Randolph Caldecott (born Chester, England, 1846; died St. Augustine, Florida, February 12, 1886) was a children’s illustrator. At age fifteen he went to work in a bank. However, he always carried a sketchbook with him; and he became an artist in 1872. Two of his works are Three Jovial Huntsmen and The House That Jack Built. Bad health forced him to come to America, but he died shortly after his arrival. Children can view many of his illustrated books at: Project Gutenberg. Around 1938 the American Library Association created the Caldecott Medal to honor the finest American illustrators of children’s books. Children can see more about the Caldecott Medal at: Caldecott. They could also read a biography of Caldecott and learn more about the Caldecott Medal by reading Children’s Book Award Handbook, by Diana F. Marks. Idea: Children could read and study some of the Caldecott winners. They could look at new books and make recommendations for next year’s winner.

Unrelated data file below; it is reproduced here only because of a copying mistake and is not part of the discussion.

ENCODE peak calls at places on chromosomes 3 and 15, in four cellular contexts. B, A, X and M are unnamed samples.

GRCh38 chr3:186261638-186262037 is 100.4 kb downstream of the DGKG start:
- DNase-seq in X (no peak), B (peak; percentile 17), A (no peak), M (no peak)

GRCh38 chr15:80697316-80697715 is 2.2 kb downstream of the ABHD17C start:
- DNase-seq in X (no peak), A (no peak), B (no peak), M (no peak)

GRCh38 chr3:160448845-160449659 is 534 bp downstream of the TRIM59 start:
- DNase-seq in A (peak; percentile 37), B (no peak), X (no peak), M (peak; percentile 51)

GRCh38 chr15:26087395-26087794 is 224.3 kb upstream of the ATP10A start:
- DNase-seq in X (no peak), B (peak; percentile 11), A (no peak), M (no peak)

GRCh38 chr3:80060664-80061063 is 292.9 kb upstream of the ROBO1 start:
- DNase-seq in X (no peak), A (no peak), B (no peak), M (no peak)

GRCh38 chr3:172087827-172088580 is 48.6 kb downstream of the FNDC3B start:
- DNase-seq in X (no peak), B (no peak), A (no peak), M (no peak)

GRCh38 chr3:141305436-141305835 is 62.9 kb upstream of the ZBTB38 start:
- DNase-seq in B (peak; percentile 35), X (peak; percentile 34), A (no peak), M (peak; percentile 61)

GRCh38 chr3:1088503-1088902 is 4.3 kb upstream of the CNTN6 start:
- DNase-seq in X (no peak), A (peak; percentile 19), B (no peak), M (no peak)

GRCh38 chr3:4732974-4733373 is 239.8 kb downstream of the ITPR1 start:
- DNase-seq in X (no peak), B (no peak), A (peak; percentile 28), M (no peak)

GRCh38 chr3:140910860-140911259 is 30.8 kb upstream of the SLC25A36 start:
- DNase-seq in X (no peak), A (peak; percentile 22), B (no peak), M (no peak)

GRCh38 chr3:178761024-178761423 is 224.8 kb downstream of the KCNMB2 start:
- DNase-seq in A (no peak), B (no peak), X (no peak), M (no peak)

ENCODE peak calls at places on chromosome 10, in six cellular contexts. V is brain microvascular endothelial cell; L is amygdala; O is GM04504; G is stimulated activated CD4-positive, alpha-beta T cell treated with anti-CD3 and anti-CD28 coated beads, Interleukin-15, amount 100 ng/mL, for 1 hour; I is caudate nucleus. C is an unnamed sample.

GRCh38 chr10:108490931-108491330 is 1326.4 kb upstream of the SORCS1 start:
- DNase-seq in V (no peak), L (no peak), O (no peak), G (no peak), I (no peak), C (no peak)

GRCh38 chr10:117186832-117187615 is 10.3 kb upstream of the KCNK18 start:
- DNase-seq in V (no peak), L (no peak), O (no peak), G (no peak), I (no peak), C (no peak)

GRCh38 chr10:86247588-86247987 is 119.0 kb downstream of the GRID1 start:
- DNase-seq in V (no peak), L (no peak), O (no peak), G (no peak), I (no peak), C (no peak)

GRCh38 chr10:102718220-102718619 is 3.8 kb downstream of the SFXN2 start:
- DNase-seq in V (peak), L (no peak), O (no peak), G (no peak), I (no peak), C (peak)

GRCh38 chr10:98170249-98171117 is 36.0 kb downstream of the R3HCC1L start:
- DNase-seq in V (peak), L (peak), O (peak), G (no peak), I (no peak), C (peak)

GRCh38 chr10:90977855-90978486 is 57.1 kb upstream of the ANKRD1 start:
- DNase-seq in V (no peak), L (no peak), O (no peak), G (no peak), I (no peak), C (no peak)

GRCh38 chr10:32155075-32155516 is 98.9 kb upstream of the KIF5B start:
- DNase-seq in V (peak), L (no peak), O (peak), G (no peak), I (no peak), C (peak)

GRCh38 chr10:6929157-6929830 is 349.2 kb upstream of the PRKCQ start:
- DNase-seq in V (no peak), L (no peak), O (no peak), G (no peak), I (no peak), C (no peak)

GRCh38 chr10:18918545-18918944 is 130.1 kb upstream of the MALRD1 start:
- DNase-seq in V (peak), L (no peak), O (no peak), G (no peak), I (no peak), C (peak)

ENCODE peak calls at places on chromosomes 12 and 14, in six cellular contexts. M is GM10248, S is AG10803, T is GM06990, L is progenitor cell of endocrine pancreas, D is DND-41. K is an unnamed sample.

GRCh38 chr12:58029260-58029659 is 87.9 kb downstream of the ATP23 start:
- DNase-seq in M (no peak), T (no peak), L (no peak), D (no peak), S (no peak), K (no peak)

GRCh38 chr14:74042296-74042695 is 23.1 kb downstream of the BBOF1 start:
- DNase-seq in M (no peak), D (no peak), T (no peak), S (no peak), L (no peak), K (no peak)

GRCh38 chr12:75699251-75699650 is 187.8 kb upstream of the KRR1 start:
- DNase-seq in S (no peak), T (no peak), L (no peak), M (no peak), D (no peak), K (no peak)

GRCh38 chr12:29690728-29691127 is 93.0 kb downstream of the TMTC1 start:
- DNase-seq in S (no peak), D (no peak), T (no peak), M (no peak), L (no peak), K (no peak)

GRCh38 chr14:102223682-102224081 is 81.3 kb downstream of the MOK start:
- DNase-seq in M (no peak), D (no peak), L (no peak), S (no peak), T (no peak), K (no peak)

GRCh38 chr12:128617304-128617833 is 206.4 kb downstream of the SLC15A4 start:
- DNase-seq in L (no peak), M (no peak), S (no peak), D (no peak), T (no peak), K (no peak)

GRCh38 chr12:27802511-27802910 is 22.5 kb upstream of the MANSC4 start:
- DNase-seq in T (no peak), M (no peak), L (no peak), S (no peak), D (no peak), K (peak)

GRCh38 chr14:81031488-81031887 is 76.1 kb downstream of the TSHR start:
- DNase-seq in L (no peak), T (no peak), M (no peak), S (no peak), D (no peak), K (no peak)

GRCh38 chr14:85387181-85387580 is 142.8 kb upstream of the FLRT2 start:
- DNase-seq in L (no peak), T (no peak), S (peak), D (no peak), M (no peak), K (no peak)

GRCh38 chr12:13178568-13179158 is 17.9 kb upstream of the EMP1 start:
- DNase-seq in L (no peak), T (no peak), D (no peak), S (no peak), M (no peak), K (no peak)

Denys Cazet (born Oakland, California, 1938) has written and illustrated at least 35 books for children. His books include the Minnie and Moo series.
Andrew Lloyd Webber (born London, England, 1948) is a composer. His works include Phantom of the Opera and Cats.
Marcel Marceau (born Strasbourg, France, 1923; died Cahors, France, September 22, 2007) was a very famous mime. Idea: Children could produce their own mime acts, perhaps accompanied by Stephen Sondheim’s music or Andrew Lloyd Webber’s music.
James Patterson (born Newburgh, New York, 1947) writes books for children, young adults, and adults. His books for children include I Funny and The Worst Years of My Life. Children can learn more at: James Patterson.
Stephen Sondheim (born New York, New York, 1930) is a composer. His works include Sunday in the Park with George and Into the Woods.
Sir Anthony Van Dyck (born Antwerp, Belgium, 1599; died London, England, December 9, 1641) was an artist. He is most known for his portraits and religious scenes. Children can see many of his works at: Van Dyck.